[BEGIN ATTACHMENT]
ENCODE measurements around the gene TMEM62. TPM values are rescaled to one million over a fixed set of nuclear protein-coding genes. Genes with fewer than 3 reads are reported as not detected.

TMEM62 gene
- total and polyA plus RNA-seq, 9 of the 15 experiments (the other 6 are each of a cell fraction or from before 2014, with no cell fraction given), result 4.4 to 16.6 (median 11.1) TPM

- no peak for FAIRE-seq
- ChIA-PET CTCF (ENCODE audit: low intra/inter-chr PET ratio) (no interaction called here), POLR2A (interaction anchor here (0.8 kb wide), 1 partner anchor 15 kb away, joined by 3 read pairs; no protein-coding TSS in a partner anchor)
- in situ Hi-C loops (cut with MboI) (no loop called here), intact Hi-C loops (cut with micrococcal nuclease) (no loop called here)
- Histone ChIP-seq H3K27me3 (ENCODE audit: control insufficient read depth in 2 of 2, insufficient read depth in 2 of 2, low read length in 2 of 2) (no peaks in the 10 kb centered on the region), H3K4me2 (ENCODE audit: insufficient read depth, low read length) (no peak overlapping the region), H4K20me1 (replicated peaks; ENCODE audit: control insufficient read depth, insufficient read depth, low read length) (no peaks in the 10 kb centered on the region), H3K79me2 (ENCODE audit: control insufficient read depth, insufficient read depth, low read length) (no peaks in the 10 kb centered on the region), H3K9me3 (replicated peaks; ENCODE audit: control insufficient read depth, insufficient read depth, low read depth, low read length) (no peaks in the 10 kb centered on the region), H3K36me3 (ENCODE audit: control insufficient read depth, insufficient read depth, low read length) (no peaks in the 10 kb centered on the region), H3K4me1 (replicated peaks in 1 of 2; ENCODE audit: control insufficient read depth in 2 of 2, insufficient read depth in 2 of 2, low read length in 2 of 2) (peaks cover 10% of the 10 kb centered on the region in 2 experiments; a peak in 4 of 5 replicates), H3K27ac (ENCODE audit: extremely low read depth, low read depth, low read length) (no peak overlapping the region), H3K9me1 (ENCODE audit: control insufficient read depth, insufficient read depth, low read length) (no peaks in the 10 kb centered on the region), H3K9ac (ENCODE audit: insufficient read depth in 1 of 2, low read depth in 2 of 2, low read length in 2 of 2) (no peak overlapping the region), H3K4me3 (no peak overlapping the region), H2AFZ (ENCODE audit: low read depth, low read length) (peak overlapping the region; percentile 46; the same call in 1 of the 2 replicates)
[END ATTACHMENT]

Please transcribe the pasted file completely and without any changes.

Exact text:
ENCODE measurements around the gene TMEM62. TPM values are rescaled to one million over a fixed set of nuclear protein-coding genes. Genes with fewer than 3 reads are reported as not detected.

TMEM62 gene
- total and polyA plus RNA-seq, 9 of the 15 experiments (the other 6 are each of a cell fraction or from before 2014, with no cell fraction given), result 4.4 to 16.6 (median 11.1) TPM

- no peak for FAIRE-seq
- ChIA-PET CTCF (ENCODE audit: low intra/inter-chr PET ratio) (no interaction called here), POLR2A (interaction anchor here (0.8 kb wide), 1 partner anchor 15 kb away, joined by 3 read pairs; no protein-coding TSS in a partner anchor)
- in situ Hi-C loops (cut with MboI) (no loop called here), intact Hi-C loops (cut with micrococcal nuclease) (no loop called here)
- Histone ChIP-seq H3K27me3 (ENCODE audit: control insufficient read depth in 2 of 2, insufficient read depth in 2 of 2, low read length in 2 of 2) (no peaks in the 10 kb centered on the region), H3K4me2 (ENCODE audit: insufficient read depth, low read length) (no peak overlapping the region), H4K20me1 (replicated peaks; ENCODE audit: control insufficient read depth, insufficient read depth, low read length) (no peaks in the 10 kb centered on the region), H3K79me2 (ENCODE audit: control insufficient read depth, insufficient read depth, low read length) (no peaks in the 10 kb centered on the region), H3K9me3 (replicated peaks; ENCODE audit: control insufficient read depth, insufficient read depth, low read depth, low read length) (no peaks in the 10 kb centered on the region), H3K36me3 (ENCODE audit: control insufficient read depth, insufficient read depth, low read length) (no peaks in the 10 kb centered on the region), H3K4me1 (replicated peaks in 1 of 2; ENCODE audit: control insufficient read depth in 2 of 2, insufficient read depth in 2 of 2, low read length in 2 of 2) (peaks cover 10% of the 10 kb centered on the region in 2 experiments; a peak in 4 of 5 replicates), H3K27ac (ENCODE audit: extremely low read depth, low read depth, low read length) (no peak overlapping the region), H3K9me1 (ENCODE audit: control insufficient read depth, insufficient read depth, low read length) (no peaks in the 10 kb centered on the region), H3K9ac (ENCODE audit: insufficient read depth in 1 of 2, low read depth in 2 of 2, low read length in 2 of 2) (no peak overlapping the region), H3K4me3 (no peak overlapping the region), H2AFZ (ENCODE audit: low read depth, low read length) (peak overlapping the region; percentile 46; the same call in 1 of the 2 replicates)